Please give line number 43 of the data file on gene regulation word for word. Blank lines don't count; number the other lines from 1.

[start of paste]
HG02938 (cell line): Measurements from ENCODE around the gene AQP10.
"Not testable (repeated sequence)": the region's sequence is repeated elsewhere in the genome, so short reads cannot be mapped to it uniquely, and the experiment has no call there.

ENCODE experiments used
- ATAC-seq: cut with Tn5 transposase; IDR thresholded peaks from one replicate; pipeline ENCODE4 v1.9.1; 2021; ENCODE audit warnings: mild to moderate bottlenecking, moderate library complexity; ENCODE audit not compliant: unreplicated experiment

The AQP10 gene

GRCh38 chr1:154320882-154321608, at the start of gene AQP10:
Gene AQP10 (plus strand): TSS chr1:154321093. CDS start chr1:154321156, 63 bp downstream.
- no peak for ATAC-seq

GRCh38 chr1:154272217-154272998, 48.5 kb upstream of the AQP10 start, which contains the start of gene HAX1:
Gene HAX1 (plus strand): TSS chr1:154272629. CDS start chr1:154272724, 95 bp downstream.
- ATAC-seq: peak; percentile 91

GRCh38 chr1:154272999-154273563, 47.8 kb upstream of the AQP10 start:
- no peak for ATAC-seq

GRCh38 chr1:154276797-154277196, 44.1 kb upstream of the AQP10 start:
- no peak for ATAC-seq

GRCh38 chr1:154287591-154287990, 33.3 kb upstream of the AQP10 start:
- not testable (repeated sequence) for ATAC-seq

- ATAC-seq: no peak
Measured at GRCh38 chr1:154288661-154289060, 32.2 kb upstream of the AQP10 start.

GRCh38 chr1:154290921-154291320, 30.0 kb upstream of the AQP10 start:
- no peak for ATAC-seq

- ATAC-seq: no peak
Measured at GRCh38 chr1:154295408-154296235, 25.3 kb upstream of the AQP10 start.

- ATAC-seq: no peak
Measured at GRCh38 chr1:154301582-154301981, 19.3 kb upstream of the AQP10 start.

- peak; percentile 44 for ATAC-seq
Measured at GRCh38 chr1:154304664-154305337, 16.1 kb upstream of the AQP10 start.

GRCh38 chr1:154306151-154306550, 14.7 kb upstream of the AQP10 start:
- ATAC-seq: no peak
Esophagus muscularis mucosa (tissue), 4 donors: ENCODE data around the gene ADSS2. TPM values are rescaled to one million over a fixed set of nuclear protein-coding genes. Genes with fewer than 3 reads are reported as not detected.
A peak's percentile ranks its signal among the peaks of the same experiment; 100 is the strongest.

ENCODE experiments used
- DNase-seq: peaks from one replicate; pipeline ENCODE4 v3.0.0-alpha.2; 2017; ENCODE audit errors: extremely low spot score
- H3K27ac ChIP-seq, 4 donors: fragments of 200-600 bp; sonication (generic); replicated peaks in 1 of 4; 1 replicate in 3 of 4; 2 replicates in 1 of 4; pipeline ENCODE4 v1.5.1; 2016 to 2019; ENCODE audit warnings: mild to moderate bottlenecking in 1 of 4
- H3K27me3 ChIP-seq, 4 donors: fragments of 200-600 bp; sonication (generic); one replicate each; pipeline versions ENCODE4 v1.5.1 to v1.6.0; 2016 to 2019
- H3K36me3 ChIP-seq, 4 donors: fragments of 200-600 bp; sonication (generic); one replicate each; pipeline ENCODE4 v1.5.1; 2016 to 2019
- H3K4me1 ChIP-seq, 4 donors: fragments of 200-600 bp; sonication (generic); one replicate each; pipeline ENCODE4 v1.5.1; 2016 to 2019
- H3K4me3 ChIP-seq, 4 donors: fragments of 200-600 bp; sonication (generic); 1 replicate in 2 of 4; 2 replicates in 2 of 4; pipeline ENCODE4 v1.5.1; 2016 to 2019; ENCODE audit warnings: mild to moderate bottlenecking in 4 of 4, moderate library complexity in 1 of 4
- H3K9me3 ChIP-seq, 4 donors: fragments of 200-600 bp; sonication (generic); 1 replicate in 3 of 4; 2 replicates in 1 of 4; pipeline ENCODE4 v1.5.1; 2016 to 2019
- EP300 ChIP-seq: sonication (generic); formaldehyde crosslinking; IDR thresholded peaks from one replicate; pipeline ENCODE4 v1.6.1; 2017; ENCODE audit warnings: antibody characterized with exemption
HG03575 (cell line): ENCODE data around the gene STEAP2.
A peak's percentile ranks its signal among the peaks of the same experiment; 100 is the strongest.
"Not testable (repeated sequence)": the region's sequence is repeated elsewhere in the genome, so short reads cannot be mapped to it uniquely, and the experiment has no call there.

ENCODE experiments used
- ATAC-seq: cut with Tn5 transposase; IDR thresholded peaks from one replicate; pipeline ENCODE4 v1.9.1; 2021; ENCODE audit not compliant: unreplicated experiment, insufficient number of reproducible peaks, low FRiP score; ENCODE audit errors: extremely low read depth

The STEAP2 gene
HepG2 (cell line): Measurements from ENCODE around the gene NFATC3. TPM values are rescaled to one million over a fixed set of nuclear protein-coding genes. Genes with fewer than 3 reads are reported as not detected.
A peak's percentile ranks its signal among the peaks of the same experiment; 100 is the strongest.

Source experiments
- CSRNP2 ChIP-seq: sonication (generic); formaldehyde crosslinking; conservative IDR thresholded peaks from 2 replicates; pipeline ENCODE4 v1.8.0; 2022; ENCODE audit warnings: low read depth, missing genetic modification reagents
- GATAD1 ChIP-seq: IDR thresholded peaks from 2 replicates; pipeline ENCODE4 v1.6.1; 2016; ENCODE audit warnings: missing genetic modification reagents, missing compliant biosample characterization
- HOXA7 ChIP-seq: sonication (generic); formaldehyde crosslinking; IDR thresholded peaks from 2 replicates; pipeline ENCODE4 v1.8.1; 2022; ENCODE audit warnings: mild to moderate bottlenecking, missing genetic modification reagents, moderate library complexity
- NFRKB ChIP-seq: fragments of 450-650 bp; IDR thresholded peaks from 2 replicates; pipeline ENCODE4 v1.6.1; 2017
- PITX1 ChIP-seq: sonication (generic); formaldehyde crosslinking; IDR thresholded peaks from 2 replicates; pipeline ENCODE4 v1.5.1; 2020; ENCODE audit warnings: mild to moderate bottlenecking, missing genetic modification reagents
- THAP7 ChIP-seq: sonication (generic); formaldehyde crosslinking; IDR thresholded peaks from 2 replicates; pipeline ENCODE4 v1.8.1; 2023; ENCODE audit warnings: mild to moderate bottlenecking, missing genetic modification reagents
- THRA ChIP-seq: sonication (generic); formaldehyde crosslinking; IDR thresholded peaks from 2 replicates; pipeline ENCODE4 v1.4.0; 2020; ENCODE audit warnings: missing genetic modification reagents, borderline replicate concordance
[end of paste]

"Not testable (repeated sequence)": the region's sequence is repeated elsewhere in the genome, so short reads cannot be mapped to it uniquely, and the experiment has no call there.